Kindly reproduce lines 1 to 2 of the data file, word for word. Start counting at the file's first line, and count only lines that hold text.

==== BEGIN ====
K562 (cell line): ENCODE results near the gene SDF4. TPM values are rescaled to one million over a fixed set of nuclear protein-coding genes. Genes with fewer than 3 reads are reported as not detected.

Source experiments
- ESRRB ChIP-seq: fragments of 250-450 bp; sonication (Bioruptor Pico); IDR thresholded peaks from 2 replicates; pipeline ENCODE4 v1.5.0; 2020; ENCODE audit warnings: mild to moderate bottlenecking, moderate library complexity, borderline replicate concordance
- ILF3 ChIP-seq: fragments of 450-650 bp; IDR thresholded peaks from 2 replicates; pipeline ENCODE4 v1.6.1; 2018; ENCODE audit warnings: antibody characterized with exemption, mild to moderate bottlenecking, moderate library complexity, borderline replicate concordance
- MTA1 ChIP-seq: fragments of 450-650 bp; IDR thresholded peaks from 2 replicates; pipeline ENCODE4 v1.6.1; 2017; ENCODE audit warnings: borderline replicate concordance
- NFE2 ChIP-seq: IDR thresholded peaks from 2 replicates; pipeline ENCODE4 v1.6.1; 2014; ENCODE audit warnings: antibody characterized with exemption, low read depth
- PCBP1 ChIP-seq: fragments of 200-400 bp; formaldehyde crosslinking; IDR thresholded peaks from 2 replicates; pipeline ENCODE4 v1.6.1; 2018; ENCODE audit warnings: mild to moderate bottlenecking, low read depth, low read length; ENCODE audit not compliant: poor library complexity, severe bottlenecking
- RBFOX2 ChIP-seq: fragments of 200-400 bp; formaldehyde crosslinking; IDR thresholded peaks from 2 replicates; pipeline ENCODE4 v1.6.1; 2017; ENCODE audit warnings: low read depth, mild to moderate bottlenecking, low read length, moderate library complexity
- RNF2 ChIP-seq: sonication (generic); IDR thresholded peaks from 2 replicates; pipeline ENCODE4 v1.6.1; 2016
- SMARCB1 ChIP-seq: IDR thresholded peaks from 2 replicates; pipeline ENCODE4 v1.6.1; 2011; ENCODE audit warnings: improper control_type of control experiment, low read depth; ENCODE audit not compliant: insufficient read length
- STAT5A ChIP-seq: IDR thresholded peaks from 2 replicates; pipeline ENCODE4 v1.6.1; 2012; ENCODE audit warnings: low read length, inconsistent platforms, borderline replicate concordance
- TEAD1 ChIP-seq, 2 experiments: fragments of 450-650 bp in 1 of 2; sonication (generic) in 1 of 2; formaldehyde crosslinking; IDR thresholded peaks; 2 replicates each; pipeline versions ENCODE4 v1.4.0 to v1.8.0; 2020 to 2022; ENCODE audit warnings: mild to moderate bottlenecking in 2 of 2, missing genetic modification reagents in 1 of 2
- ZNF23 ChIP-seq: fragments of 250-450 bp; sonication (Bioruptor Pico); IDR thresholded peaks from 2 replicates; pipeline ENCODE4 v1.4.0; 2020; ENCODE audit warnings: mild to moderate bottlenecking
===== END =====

K562 (cell line): ENCODE results near the gene SDF4. TPM values are rescaled to one million over a fixed set of nuclear protein-coding genes. Genes with fewer than 3 reads are reported as not detected.

Source experiments